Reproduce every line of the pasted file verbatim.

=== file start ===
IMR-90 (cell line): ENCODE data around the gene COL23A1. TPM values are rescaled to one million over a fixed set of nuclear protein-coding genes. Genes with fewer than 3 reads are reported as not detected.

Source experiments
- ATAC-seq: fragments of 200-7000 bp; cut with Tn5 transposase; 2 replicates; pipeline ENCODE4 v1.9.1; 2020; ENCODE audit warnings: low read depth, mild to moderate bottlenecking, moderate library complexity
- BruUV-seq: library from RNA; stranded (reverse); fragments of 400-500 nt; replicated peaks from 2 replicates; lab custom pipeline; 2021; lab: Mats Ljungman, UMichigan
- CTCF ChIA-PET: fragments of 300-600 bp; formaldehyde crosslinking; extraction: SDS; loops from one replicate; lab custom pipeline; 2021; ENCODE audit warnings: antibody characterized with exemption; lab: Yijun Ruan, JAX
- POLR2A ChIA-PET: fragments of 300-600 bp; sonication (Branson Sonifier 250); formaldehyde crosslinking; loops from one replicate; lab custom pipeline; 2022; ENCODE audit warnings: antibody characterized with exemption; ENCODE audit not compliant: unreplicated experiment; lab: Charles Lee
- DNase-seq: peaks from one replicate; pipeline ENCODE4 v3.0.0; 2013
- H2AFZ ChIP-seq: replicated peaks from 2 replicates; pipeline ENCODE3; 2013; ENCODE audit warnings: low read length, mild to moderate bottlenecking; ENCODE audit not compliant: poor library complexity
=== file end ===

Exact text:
IMR-90 (cell line): ENCODE data around the gene COL23A1. TPM values are rescaled to one million over a fixed set of nuclear protein-coding genes. Genes with fewer than 3 reads are reported as not detected.

Source experiments
- ATAC-seq: fragments of 200-7000 bp; cut with Tn5 transposase; 2 replicates; pipeline ENCODE4 v1.9.1; 2020; ENCODE audit warnings: low read depth, mild to moderate bottlenecking, moderate library complexity
- BruUV-seq: library from RNA; stranded (reverse); fragments of 400-500 nt; replicated peaks from 2 replicates; lab custom pipeline; 2021; lab: Mats Ljungman, UMichigan
- CTCF ChIA-PET: fragments of 300-600 bp; formaldehyde crosslinking; extraction: SDS; loops from one replicate; lab custom pipeline; 2021; ENCODE audit warnings: antibody characterized with exemption; lab: Yijun Ruan, JAX
- POLR2A ChIA-PET: fragments of 300-600 bp; sonication (Branson Sonifier 250); formaldehyde crosslinking; loops from one replicate; lab custom pipeline; 2022; ENCODE audit warnings: antibody characterized with exemption; ENCODE audit not compliant: unreplicated experiment; lab: Charles Lee
- DNase-seq: peaks from one replicate; pipeline ENCODE4 v3.0.0; 2013
- H2AFZ ChIP-seq: replicated peaks from 2 replicates; pipeline ENCODE3; 2013; ENCODE audit warnings: low read length, mild to moderate bottlenecking; ENCODE audit not compliant: poor library complexity